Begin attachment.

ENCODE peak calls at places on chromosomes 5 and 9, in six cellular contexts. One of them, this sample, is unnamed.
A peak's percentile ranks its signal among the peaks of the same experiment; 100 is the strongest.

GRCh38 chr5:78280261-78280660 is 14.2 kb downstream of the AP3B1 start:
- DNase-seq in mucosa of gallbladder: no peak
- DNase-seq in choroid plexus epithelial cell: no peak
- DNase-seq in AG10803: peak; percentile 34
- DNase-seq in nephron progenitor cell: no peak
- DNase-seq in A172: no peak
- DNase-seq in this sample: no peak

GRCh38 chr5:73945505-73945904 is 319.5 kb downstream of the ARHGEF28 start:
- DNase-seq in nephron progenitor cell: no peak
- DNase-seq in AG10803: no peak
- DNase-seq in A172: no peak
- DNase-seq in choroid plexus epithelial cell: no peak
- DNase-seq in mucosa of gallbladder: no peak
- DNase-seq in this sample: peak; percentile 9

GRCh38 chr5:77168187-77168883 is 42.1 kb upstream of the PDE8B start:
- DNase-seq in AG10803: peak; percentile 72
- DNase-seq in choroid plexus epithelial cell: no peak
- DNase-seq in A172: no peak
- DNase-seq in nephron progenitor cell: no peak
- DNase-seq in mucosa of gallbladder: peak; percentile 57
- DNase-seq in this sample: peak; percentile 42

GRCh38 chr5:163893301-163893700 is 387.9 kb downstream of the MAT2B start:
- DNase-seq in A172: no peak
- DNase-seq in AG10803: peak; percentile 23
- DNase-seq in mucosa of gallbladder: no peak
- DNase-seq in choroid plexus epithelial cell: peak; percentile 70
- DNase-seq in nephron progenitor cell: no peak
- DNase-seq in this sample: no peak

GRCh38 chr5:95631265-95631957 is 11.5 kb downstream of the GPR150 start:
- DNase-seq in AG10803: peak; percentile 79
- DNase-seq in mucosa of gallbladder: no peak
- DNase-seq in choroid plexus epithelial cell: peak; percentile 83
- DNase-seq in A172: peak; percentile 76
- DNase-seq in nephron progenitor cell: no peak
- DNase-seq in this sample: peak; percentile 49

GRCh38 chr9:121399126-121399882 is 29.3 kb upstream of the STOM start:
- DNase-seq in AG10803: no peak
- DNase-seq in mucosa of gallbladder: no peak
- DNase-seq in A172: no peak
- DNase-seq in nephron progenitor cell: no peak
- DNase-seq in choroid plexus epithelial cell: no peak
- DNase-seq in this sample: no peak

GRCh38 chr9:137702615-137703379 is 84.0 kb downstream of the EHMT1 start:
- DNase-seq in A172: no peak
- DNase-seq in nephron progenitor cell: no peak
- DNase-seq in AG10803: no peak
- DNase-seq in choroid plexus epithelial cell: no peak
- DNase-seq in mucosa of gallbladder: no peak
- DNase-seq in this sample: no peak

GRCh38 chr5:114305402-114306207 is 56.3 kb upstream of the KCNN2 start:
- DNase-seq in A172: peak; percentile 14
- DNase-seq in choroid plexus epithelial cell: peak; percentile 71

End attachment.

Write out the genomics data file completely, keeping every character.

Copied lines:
ENCODE peak calls at places on chromosomes 5 and 9, in six cellular contexts. One of them, this sample, is unnamed.
A peak's percentile ranks its signal among the peaks of the same experiment; 100 is the strongest.

GRCh38 chr5:78280261-78280660 is 14.2 kb downstream of the AP3B1 start:
- DNase-seq in mucosa of gallbladder: no peak
- DNase-seq in choroid plexus epithelial cell: no peak
- DNase-seq in AG10803: peak; percentile 34
- DNase-seq in nephron progenitor cell: no peak
- DNase-seq in A172: no peak
- DNase-seq in this sample: no peak

GRCh38 chr5:73945505-73945904 is 319.5 kb downstream of the ARHGEF28 start:
- DNase-seq in nephron progenitor cell: no peak
- DNase-seq in AG10803: no peak
- DNase-seq in A172: no peak
- DNase-seq in choroid plexus epithelial cell: no peak
- DNase-seq in mucosa of gallbladder: no peak
- DNase-seq in this sample: peak; percentile 9

GRCh38 chr5:77168187-77168883 is 42.1 kb upstream of the PDE8B start:
- DNase-seq in AG10803: peak; percentile 72
- DNase-seq in choroid plexus epithelial cell: no peak
- DNase-seq in A172: no peak
- DNase-seq in nephron progenitor cell: no peak
- DNase-seq in mucosa of gallbladder: peak; percentile 57
- DNase-seq in this sample: peak; percentile 42

GRCh38 chr5:163893301-163893700 is 387.9 kb downstream of the MAT2B start:
- DNase-seq in A172: no peak
- DNase-seq in AG10803: peak; percentile 23
- DNase-seq in mucosa of gallbladder: no peak
- DNase-seq in choroid plexus epithelial cell: peak; percentile 70
- DNase-seq in nephron progenitor cell: no peak
- DNase-seq in this sample: no peak

GRCh38 chr5:95631265-95631957 is 11.5 kb downstream of the GPR150 start:
- DNase-seq in AG10803: peak; percentile 79
- DNase-seq in mucosa of gallbladder: no peak
- DNase-seq in choroid plexus epithelial cell: peak; percentile 83
- DNase-seq in A172: peak; percentile 76
- DNase-seq in nephron progenitor cell: no peak
- DNase-seq in this sample: peak; percentile 49

GRCh38 chr9:121399126-121399882 is 29.3 kb upstream of the STOM start:
- DNase-seq in AG10803: no peak
- DNase-seq in mucosa of gallbladder: no peak
- DNase-seq in A172: no peak
- DNase-seq in nephron progenitor cell: no peak
- DNase-seq in choroid plexus epithelial cell: no peak
- DNase-seq in this sample: no peak

GRCh38 chr9:137702615-137703379 is 84.0 kb downstream of the EHMT1 start:
- DNase-seq in A172: no peak
- DNase-seq in nephron progenitor cell: no peak
- DNase-seq in AG10803: no peak
- DNase-seq in choroid plexus epithelial cell: no peak
- DNase-seq in mucosa of gallbladder: no peak
- DNase-seq in this sample: no peak

GRCh38 chr5:114305402-114306207 is 56.3 kb upstream of the KCNN2 start:
- DNase-seq in A172: peak; percentile 14
- DNase-seq in choroid plexus epithelial cell: peak; percentile 71